As we head into year two of coping with the global pandemic, it’s a good time to look back on what we’ve overcome and take a look forward to future challenges and opportunities. The year 2020 was unprecedented and filled with uncertainty. Covid-19 has affected everyone and the state of the rental industry is no exception.

Last year we saw a drastic exodus of city centers. Undoubtedly the increase in remote work options and fear of the coronavirus have driven this migration. The most desirable locations have shifted to different neighborhoods.

Tenant demographics have also changed. With wealthier tenants in the market, the types of units renters are looking for are no longer the same. Location, size, and features of properties being sought after have experienced a rapid shift.

There is greater pressure on low income households. This segment of the renters pool is experiencing financial upheaval. In turn this is having an affect on this group’s ability to pay their bills on time.

How Has the Pandemic Affected Supply and Demand?

Affordable housing continues to be in high demand. The supply of units available to low and medium income renters has always struggled to keep up. The rental industry continues to see relatively low vacancies even in the midst of the pandemic.

For the last few years the rental market has been at a plateau with unremarkable growth in the number of people occupying rental units. In 2019 this began to change with an influx of about 350,000 new renters coming into the market. This trend continued into 2020 in the midst of the pandemic.

As the economy began to slow down due to covid-19 concerns, new construction projects were delayed creating a greater shortage in supply. This was somewhat offset by the halt in immigration in 2020. However the changes to the state of the rental industry did not affect the renter pool evenly.

Who is Renting?

Today’s average renter is wealthier than a year ago. The renters at the top of the rental pool are showing a tendency to continue renting instead of making the jump to home ownership. This may be in part due to buyer uncertainty causing people to delay the purchase of their first home.

As people are leaving cities, some homeowners may be selling their metropolitan homes and opting to rent in rural areas while they are able to work remotely. The uncertainty of their future working conditions and ability to continue remote work may be a driving factor in preventing them from settling down. These owners turned renters are looking for larger and more high end units.

While higher income households are driving much of the growth, those at the bottom of the rental pool are struggling more and earning less. In the midst of a slow economy cost burdens for low and middle income families are increasing. Those at the very bottom are the most vulnerable and sadly homelessness is on the rise.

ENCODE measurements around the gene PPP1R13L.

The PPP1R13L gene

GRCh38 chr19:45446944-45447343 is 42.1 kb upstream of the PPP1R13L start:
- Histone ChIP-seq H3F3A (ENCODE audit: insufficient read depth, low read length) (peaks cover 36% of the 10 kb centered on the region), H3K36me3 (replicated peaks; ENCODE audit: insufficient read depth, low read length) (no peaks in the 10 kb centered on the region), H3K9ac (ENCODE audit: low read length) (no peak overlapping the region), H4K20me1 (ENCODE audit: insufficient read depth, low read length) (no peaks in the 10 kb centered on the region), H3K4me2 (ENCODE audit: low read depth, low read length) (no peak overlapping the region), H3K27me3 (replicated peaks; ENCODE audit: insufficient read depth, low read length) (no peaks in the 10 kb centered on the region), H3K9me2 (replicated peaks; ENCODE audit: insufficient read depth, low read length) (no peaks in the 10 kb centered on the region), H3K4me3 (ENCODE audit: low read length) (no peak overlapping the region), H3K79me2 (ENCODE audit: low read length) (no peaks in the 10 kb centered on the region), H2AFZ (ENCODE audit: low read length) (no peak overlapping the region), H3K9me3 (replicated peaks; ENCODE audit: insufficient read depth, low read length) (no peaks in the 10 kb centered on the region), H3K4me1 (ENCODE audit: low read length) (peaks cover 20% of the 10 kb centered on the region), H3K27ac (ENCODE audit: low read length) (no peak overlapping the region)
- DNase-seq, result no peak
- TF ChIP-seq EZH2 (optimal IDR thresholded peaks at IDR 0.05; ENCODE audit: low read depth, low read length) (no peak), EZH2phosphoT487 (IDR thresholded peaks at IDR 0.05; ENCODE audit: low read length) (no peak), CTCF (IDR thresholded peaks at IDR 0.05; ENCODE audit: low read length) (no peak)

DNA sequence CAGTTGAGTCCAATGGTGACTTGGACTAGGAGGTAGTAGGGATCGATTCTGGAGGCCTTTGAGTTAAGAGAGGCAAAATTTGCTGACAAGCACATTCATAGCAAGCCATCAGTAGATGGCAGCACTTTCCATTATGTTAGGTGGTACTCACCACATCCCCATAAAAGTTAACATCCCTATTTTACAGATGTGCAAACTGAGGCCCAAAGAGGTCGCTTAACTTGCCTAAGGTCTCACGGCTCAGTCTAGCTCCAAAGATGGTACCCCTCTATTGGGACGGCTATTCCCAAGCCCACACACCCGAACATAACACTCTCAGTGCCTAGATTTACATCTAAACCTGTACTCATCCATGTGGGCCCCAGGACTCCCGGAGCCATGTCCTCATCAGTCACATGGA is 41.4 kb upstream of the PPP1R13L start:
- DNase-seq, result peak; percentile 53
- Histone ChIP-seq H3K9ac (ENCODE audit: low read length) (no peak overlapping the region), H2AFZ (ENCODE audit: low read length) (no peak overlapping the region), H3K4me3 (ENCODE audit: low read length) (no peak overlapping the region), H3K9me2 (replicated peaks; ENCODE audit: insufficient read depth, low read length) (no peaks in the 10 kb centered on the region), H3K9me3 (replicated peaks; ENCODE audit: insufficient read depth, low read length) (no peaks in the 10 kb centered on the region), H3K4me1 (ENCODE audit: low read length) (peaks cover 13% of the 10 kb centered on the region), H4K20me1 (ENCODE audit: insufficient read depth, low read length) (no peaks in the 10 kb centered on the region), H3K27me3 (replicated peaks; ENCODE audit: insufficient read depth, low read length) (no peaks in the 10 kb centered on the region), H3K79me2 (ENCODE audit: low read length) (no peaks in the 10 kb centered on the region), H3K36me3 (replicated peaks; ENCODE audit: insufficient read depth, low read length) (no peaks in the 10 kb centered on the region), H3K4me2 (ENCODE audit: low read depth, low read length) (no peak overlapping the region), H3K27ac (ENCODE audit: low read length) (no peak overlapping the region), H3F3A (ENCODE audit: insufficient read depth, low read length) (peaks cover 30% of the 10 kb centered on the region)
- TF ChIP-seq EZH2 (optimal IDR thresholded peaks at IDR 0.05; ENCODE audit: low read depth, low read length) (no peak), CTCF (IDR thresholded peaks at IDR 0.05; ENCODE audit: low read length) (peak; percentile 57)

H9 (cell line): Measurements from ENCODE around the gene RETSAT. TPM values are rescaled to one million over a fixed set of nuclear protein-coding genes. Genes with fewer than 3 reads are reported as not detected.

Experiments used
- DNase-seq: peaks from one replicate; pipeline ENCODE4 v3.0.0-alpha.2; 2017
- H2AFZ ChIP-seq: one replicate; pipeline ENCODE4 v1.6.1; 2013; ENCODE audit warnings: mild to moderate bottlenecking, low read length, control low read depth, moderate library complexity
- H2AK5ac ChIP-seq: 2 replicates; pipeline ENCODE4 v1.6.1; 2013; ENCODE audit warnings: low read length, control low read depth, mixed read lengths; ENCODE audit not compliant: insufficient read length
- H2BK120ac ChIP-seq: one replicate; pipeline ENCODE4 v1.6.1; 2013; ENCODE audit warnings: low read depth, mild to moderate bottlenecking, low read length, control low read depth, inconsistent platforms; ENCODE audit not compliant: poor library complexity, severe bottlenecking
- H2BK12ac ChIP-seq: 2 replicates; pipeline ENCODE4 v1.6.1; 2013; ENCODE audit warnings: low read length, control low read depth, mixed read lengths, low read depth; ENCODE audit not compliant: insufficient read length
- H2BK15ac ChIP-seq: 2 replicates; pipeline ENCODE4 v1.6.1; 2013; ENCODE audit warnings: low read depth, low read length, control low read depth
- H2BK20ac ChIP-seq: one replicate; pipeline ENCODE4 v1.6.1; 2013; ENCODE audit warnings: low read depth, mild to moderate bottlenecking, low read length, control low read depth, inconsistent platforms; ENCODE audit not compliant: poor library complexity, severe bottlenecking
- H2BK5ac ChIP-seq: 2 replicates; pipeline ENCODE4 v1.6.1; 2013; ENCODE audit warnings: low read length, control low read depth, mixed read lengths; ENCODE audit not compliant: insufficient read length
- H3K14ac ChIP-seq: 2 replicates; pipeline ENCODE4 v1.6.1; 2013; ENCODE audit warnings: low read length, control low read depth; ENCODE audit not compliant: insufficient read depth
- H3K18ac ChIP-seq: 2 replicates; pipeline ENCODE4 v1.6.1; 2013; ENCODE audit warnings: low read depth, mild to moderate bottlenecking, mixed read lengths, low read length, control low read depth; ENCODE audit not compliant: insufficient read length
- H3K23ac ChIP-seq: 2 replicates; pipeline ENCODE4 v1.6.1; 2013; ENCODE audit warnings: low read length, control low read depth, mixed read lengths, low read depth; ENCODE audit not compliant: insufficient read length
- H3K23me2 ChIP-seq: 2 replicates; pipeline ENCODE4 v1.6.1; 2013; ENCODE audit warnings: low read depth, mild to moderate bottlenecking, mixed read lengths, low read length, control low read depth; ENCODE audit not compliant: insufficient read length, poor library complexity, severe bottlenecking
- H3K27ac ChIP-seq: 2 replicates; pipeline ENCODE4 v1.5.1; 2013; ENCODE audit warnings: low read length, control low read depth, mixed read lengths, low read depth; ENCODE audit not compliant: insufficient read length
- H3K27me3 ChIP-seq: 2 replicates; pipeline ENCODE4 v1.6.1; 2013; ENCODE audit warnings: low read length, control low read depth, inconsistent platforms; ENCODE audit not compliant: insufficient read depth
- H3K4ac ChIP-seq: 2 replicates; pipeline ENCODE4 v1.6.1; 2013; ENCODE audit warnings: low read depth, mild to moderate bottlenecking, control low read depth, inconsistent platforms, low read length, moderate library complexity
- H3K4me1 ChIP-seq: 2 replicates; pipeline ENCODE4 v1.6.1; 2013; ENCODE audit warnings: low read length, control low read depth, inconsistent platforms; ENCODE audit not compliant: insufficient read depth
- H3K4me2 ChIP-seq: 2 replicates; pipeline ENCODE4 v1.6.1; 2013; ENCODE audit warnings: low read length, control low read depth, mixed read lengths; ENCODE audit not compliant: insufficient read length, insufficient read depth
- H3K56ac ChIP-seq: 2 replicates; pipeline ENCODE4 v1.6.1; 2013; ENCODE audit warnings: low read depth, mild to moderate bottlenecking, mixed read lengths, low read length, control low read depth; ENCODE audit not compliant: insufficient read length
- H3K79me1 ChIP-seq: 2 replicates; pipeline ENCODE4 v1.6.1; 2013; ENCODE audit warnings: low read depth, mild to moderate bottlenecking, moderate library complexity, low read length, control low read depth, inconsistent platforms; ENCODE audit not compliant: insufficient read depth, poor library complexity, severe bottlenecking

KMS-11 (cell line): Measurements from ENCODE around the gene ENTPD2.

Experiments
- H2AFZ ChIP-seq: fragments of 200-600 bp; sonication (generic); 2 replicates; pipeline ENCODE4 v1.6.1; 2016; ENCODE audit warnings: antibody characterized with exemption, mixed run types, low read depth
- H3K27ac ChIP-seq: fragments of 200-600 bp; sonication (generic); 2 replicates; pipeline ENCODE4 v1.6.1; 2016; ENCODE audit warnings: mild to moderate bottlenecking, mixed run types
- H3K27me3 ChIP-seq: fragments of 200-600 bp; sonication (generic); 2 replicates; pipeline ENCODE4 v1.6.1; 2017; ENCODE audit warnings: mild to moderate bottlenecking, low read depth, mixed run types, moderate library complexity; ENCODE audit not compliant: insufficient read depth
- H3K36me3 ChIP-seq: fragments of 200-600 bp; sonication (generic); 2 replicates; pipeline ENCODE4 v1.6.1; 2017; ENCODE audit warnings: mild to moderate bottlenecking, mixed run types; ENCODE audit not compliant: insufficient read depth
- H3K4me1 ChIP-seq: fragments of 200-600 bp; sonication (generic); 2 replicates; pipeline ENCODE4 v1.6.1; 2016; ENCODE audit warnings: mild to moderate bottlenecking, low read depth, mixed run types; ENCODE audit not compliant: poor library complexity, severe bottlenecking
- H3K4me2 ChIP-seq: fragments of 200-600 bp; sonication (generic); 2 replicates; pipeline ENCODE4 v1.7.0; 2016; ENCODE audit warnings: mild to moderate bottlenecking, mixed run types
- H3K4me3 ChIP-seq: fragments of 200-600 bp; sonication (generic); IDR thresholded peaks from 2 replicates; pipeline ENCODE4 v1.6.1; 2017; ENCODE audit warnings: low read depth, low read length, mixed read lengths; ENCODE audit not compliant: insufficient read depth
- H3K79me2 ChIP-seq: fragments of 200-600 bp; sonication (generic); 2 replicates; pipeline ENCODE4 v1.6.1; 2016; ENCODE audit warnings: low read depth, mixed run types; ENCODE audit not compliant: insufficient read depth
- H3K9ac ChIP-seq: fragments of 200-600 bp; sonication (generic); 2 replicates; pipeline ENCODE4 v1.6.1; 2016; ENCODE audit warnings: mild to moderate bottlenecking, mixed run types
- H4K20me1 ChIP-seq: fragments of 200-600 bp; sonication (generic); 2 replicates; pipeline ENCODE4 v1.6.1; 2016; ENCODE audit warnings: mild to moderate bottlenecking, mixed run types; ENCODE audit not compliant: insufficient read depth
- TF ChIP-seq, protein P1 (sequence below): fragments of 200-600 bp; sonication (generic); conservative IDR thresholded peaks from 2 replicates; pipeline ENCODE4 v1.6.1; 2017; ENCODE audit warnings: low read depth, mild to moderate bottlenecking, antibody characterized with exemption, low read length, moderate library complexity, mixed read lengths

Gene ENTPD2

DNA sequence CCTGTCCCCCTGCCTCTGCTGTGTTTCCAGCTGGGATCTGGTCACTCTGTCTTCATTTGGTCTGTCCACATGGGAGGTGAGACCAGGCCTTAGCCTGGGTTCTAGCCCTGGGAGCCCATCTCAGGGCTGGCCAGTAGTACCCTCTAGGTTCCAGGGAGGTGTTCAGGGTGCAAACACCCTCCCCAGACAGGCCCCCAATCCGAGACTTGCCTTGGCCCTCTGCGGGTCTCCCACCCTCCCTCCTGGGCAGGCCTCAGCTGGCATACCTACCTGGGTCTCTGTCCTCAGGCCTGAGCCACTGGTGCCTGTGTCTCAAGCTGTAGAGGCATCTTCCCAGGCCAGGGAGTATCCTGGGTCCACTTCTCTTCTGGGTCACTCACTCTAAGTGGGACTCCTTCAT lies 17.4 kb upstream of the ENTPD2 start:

In the midst of a struggling economy and increased cost of living many people are feeling the effect on their financial security. It’s a time of uncertainty and hardship for many. How are these challenges affecting the ability of individuals to pay their bills?

How is the Pandemic Affecting Rent Payments?

Most property owners rely on rent payments to pay their own bills and operate their business. The number of their tenants able to pay their rent on time is a reasonable concern. How has the pandemic affected the ability of renters to pay?

In 2020 the percentage of landlords receiving full rent payments has been on the decline. Tenants are worried about their ability to pay their rent in full and on time. In August 4% of surveyed renters reported that they were unsure how they would be able to make their next rent payment. By November that number was up to 10%.

Not surprisingly, December was the hardest month with the largest number of landlords reporting that they haven’t received their rent payments. Only 54% of property owners said that they received all of their rent. A staggering 37% said that they received no rent payments at all.

Suburban areas were not as hard hit as urban communities. This finding is in line with the migration of people out of city centers. Those who can afford to make the move to more desirable locations do, while those who can’t afford it stay behind.

What Do Landlords Need to Focus On?

The current state of the rental industry emphasizes the need of property owners to work more closely with tenants to find solutions. Communication is key. Software options such as an integrated communications hub can help landlords manage their correspondence more easily and a tenant portal can offer tenants self-serve options.

Making it easy for tenants to pay can be the difference between steady cash flow and loss of income. Offering people the ability to pay their rent in their preferred payment method can help renters pay their bills. With options such as credit card payments people can temporarily lean on their borrowing options.

In this challenging landscape, there will undoubtedly be times when tenants are unable to make their full payments as they are due. This will surely put a strain on bookkeeping and accounting practices. Comprehensive accounting software can help keep clear and accurate records and allow property managers to track the movement of money.

The last year has seen some drastic changes in the rental market. Supply and demand as well as renter demographics and preferences have altered the landscape of the industry. The impacts of these changes are certain to continue being a force in property management and landlords need to be prepared.

The state of the rental industry is continuing to undergo changes. Financial pressures on tenants and uncertainties for individuals and businesses alike create a greater need for innovative solutions. Now more than ever property owners need to keep one eye on the horizon and the other on the options available to them.